A spectroscopic-imaging scanning tunneling microscope in vector magnetic field
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Cryogenic scanning tunneling microscopy and spectroscopy (STM/STS) performed in a high vector magnetic field provide unique possibilities for imaging surface magnetic structures and anisotropic superconductivity and exploring spin physics in quantum materials with atomic precision. Here, we describe the design, construction, and performance of a low-temperature, ultra-high-vacuum (UHV) spectroscopic-imaging STM equipped with a vector magnet capable of applying a field of up to 3 T in any direction with respect to the sample surface. The STM head is housed in a fully bakeable UHV compatible cryogenic insert and is operational over variable temperatures ranging from ∼300 down to 1.5 K. The insert can be easily upgraded using our home-designed 3He refrigerator. In addition to layered compounds, which can be cleaved at a temperature of either ∼300, ∼77, or ∼4.2 K to expose an atomically flat surface, thin films can also be studied by directly transferring using a UHV suitcase from our oxide thin-film laboratory. Samples can be treated further with a heater and a liquid helium/nitrogen cooling stage on a three-axis manipulator. The STM tips can be treated in vacuo by e-beam bombardment and ion sputtering. We demonstrate the successful operation of the STM with varying the magnetic field direction. Our facility provides a way to study materials in which magnetic anisotropy is a key factor in determining the electronic properties such as in topological semimetals and superconductors.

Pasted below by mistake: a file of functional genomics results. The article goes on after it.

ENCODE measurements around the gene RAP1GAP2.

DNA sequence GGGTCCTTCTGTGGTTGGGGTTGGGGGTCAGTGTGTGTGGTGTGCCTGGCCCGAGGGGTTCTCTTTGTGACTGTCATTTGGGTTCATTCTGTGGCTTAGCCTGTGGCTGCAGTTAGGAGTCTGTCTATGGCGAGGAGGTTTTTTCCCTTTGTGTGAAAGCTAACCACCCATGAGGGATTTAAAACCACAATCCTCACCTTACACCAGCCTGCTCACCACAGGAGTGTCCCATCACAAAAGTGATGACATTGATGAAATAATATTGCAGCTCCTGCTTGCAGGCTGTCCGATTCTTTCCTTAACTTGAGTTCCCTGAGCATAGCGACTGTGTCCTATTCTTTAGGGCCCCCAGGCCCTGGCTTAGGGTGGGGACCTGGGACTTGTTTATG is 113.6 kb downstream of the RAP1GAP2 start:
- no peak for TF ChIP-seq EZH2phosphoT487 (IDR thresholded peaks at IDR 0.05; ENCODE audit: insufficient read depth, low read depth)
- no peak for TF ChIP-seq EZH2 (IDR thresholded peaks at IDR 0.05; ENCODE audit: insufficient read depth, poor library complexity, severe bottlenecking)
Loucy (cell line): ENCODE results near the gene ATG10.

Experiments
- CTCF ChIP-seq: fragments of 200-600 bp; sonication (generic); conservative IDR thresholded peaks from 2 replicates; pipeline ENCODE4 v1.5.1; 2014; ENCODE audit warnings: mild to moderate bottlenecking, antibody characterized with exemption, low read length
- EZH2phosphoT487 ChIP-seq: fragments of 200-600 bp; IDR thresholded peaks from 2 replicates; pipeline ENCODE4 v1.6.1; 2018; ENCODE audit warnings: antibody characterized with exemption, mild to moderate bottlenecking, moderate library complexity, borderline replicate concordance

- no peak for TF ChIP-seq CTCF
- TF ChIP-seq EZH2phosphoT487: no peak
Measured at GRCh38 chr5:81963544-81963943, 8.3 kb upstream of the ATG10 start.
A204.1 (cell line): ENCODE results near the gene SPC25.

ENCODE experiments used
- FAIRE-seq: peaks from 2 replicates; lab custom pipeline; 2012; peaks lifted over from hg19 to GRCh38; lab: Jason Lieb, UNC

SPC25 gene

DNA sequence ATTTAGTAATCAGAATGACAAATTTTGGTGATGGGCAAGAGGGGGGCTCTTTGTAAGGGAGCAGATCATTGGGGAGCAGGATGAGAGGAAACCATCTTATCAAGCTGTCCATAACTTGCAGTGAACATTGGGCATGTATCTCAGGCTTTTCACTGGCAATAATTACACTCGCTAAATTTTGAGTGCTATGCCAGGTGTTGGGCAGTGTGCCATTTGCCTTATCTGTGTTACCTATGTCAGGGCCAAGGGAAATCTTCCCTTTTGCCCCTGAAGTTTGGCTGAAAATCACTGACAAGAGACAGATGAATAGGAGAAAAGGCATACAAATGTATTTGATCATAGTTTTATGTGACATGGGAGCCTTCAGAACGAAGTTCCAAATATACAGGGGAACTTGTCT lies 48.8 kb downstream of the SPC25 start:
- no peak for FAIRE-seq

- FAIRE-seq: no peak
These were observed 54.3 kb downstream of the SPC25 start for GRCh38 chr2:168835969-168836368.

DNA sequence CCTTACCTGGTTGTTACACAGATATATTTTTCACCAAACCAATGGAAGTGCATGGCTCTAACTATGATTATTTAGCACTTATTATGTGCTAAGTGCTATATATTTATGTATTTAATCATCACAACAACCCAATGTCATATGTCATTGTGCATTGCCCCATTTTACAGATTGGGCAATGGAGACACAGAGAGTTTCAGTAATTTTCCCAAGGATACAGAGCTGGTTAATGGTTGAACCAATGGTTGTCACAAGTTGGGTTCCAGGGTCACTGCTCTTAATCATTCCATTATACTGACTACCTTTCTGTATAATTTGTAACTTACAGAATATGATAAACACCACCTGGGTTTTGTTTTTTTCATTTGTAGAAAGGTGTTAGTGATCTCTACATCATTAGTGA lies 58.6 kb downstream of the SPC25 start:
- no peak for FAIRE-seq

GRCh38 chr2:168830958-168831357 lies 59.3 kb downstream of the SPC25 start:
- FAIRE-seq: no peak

Zhou , L , He , Q , Que , X , Rost , A W & Takagi , H 2023 , ' A spectroscopic-imaging scanning tunneling microscope in vector magnetic field ' , Review of Scientific Instruments , vol. 94 , no. 3 , 033704 . https://doi.org/10.1063/5.0131532
Review of Scientific Instruments
Copyright © 2023 Author(s). Published under exclusive licence by AIP Publishing. This work has been made available online in accordance with publisher policies or with permission. Permission for further reuse of this content should be sought from the publisher or the rights holder. This is the author created accepted manuscript following peer review and may differ slightly from the final published version. The final published version of this work is available at https://doi.org/10.1063/5.0131532.
DescriptionFunding: This work was supported by the Alexander von Humboldt Foundation. A.W.R. acknowledges support by EPSRC Grant No. EP/P024564/1.
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